It is generally assumed that active investment management is better than passive management, but real world studies have shown that this assumption is not always accurate. Just how active a portfolio manager should be is an oft-discussed question, and there is no general consensus save that it is definitely possible to be too passive” or “too active”.
One method of measuring “activeness” in investing that has been recently developed is called “active share”. The idea behind active share is to analyze the net deviation between the weights of stocks in a portfolio from their weights in a benchmark portfolio. A low active share portfolio closely matches a benchmark, and a high active share portfolio less closely matches a benchmark.
Active share has become a popular method to measure just how “active” the management of a fund really is, especially when used together with tracking error.
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In a recent research report examining active share, Nomura analysts Joseph Mezrich and Yasushi Ishikawa note: “The conventional wisdom today seems to be that high active share helps active fund managers.”
However, after crunching the numbers, Mezrich and Ishikawa come to a different conclusion. “Based on data going back to 2004, our conclusion is that active share has not been a reliable indicator of fund manager success, at least not over the past decade, and may be overrated as an investment tool.”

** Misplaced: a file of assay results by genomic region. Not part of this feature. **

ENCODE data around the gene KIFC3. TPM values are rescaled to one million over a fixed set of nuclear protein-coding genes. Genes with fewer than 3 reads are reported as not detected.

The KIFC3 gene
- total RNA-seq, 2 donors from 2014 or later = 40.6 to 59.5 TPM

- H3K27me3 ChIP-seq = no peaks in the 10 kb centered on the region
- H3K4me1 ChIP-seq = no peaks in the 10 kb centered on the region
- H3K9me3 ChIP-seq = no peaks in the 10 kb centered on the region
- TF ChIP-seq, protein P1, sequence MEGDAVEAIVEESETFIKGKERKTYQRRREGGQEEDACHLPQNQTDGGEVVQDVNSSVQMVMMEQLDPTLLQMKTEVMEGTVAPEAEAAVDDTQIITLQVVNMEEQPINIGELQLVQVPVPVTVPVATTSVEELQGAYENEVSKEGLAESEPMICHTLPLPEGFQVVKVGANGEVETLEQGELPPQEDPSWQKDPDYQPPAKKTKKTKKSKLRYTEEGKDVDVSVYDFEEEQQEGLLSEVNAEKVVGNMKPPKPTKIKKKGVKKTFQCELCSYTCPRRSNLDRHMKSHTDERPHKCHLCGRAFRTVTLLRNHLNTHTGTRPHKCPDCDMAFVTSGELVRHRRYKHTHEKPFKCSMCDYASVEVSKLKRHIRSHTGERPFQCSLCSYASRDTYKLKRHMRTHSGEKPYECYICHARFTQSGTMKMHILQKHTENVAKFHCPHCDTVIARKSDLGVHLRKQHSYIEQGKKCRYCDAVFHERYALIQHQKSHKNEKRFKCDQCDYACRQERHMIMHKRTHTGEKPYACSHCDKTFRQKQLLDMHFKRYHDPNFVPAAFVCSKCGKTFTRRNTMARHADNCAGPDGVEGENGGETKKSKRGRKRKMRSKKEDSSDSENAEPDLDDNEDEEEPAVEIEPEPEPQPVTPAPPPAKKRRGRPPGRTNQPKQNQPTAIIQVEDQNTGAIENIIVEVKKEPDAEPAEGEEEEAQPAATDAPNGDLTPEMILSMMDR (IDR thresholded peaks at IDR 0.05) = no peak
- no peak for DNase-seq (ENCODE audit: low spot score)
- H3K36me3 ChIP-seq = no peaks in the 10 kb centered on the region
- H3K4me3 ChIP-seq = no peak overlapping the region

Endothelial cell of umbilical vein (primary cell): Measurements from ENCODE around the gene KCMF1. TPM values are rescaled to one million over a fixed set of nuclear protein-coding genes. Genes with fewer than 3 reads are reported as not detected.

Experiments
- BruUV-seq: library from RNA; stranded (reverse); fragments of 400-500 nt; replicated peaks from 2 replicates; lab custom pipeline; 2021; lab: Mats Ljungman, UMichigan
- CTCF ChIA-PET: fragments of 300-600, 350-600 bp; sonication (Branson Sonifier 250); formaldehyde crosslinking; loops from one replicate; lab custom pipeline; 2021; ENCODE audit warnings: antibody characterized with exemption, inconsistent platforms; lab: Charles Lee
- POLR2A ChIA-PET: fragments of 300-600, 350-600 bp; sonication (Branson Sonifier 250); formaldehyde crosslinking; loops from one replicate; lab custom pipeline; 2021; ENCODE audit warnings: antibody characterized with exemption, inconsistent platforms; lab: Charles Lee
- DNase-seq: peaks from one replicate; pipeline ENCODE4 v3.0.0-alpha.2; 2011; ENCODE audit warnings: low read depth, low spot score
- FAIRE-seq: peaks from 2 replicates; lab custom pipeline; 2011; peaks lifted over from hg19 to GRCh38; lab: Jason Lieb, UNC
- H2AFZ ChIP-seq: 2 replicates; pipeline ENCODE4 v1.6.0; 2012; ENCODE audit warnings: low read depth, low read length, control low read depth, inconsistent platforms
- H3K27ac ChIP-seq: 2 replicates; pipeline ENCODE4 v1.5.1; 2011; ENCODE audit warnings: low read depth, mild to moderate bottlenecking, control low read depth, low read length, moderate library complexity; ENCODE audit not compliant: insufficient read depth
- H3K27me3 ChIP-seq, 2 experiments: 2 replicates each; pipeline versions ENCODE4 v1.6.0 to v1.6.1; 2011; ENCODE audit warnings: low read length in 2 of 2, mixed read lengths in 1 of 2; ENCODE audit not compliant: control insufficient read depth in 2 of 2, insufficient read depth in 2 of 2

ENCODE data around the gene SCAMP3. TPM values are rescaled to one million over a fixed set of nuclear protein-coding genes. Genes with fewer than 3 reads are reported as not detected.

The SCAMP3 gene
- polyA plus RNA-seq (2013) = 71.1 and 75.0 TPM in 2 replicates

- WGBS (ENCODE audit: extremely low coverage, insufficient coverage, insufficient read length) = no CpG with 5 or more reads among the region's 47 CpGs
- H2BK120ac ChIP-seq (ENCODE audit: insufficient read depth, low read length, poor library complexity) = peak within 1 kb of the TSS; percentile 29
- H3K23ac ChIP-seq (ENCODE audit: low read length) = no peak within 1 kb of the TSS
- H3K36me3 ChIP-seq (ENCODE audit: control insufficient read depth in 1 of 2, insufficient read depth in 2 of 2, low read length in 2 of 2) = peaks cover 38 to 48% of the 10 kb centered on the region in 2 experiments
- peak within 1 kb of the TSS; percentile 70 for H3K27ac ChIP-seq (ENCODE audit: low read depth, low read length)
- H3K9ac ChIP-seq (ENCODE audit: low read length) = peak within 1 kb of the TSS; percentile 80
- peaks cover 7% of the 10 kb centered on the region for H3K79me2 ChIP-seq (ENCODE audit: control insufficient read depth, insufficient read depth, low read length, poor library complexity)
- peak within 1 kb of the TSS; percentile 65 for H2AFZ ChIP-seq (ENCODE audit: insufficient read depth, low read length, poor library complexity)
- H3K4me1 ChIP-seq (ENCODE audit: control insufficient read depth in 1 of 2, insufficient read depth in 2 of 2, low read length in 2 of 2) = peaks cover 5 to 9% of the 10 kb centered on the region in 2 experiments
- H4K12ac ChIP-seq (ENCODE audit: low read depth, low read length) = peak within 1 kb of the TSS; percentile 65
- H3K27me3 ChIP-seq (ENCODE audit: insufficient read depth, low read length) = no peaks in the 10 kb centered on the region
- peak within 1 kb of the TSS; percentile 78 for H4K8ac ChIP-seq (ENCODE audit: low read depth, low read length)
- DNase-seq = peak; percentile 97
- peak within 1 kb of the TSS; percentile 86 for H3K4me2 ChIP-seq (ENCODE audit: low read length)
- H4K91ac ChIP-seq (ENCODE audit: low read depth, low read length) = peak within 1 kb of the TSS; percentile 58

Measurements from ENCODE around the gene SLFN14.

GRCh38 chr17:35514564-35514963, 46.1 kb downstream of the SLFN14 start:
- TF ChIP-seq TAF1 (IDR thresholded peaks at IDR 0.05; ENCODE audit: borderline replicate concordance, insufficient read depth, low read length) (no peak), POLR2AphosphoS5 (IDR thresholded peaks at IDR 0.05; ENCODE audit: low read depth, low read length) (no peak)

Cremers and Petajisto developed the concept of active share in 2009. One advantage of active share together with tracking error is that it offers a useful method for characterizing investment approaches. Stock pickers typically have high active share. If they also have a low tracking error, they can be called diversified stock pickers. However, if their tracking error is high, they are making concentrated stock selections.
If a manager has low active share and a high tracking error then he is making factor bets. Factor bets mean not just overweighting growth or value or momentum, but also sector overweights not focused on specific stocks in the sector. If both active share and tracking error are low, then the investor could be considered a “closet indexer”.
A study by Petajisto in 2013 found that low active share managers typically underperform their benchmarks after fees, but high active share managers can add value if they have a relatively low tracking error. The key conclusion is that stock pickers can outperform if they avoid over-concentration.